Many American companies look north to hire Canadian workers to work remotely for their operations. It could be salespeople selling their products or services in Canada, technicians to service their Canadian installations, or simply Canadian talent to support their business inside the US or internationally. In such cases, a US work visa is not required as the Canadian worker is not relocating to the US, but rather working remotely in Canada – typically out of their home or in a shared executive suite.
But you’re probably wondering “How exactly do we go about hiring a worker in Canada when we don’t have a legal presence there?” The good news is that you can, and this article will explain how.
Option 1: Hire the Canadian Worker as an Independent Contractor
One simple solution is to hire the Canadian as an independent contractor and maintain a business to business relationship. However, this solution is fraught with potential problems. As the Canadian worker is not your employee, you don’t have the same level of employer protection when it comes to intellectual property, non-disclosure, and non-solicitation. Independent contractors are also legally allowed to set their own hours and schedules, take on additional clients that could be your competitors, and even hire substitute workers to perform work on their behalf!
Most Canadian workers won’t do this to you as they want to be your loyal employee, but without a legal presence in Canada, you can’t genuinely reciprocate the type of employer-employee relationship that most workers seek in return for their loyalty and commitment. To make matters worse, there is also an income tax liability that your Canadian worker bears for being an independent contractor, which may make them queasy or unwilling to work for you in such an arrangement.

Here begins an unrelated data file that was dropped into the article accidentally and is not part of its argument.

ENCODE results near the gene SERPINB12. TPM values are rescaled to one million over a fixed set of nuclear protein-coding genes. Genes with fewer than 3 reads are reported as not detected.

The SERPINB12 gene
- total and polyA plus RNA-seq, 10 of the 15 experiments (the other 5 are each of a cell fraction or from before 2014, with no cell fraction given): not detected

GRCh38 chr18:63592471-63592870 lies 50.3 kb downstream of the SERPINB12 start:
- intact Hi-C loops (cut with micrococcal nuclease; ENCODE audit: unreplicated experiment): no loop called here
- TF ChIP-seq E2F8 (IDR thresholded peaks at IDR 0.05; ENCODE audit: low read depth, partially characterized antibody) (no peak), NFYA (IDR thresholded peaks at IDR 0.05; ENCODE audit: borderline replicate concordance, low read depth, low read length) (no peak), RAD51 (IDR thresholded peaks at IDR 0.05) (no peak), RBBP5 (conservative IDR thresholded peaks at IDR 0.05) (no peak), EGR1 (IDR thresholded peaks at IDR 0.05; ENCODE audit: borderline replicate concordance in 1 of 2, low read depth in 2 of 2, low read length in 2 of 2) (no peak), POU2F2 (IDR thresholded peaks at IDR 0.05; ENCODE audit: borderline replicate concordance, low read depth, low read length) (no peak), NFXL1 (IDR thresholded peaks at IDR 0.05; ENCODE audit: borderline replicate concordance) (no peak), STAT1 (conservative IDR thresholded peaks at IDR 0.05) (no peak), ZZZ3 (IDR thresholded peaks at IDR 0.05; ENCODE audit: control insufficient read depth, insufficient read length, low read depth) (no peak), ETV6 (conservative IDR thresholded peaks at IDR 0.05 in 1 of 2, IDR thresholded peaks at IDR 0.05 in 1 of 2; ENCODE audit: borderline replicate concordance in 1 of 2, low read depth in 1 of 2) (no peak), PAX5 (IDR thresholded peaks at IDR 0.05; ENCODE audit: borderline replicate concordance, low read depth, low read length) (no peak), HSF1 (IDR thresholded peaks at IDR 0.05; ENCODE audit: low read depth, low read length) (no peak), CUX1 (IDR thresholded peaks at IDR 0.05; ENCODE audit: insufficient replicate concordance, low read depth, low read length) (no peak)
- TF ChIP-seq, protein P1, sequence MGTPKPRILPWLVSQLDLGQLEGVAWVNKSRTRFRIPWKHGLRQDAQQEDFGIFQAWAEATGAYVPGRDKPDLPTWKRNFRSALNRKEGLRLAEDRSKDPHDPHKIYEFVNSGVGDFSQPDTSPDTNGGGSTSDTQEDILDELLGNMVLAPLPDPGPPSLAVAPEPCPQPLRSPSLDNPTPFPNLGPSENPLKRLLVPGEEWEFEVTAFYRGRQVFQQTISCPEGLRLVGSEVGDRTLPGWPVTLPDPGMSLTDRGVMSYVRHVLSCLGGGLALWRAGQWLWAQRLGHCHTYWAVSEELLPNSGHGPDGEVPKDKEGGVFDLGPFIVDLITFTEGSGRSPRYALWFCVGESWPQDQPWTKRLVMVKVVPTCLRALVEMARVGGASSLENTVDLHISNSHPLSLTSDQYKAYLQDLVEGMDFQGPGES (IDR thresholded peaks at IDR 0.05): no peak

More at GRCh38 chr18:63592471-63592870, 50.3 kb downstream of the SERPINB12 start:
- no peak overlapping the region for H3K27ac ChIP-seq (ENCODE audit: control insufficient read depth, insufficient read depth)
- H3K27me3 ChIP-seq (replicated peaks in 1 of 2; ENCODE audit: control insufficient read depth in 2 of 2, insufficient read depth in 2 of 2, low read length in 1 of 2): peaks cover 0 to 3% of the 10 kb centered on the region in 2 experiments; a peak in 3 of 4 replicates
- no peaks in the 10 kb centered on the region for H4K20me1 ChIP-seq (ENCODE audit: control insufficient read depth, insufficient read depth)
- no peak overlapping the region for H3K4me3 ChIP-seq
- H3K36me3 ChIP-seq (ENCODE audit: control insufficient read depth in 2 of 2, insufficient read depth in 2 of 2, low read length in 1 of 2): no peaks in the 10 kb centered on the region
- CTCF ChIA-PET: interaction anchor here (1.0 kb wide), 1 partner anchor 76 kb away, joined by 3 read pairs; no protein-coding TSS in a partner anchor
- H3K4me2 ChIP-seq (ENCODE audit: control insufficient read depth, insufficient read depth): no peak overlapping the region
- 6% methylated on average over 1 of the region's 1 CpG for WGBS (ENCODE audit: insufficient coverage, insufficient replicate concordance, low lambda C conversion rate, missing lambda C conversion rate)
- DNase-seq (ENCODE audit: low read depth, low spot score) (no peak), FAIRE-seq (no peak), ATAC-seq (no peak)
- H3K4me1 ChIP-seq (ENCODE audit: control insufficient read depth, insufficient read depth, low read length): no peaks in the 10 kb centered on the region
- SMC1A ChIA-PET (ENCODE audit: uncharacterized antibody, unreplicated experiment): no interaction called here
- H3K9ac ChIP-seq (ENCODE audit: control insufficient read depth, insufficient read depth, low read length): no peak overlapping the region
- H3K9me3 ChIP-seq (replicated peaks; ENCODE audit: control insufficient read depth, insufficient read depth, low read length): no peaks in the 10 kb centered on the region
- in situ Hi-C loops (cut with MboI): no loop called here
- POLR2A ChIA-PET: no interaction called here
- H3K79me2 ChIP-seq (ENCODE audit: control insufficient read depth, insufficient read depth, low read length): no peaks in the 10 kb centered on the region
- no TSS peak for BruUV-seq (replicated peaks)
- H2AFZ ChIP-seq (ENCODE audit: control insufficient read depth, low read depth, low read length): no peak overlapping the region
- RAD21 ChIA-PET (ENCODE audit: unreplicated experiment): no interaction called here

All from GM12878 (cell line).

The Canada Revenue Agency (CRA) is Canada’s equivalent of the IRS and they don’t like seeing Canadian workers misclassified as independent contractors when they behave as employees. Although CRA normally penalizes the employer for worker misclassification, when the employer is outside of the country, it is your poor Canadian worker who must deal with the consequences. In that case, the Canadian worker is deemed a “Personal Service Business,” or PSB.
All of a sudden, your Canadian worker is not allowed to write off any business expenses, all their revenues become taxable, and they are forced to back-pay employer payroll taxes (often with penalties) that you, as their real employer, would have been obligated to pay had you been located in Canada. Your once happy and loyal Canadian worker may suddenly become the thing of the past, finding it too complicated and costly to continue your working relationship.
Option 2: Hire the Canadian Worker through a Professional Employer Organization (PEO) based in Canada
Professional Employer Organizations (PEOs) are essentially intermediary employment agencies that act as your official co-employer partner in Canada. The PEO agency becomes the employer of record for your Canadian worker, and they place or lease back the worker to you as their foreign client. As the employer of record for your Canadian worker, your PEO partner would look after all the following:
- Canadian employer payroll tax remittances
- Employee source deductions
- Worker’s compensation insurance
- Social security contributions (called CPP in Canada)
- Unemployment insurance contributions (called EI in Canada)
- And even issuing your Canadian worker a W-2 (called a T4 in Canada) at the end of the year so they can file their income taxes properly.
For you as the US employer, such an arrangement also provides added security knowing that your company is compliant with Canadian tax and labour laws.
Most PEOs in Canada are also registered employment agencies, as Canadian labour and tax laws have specific regulations allowing employment agencies to hire workers as their agency employees, but placed under the direction and control of their clients. Such specific employment agency laws help protect placement worker rights and keep our clients in compliance with laws.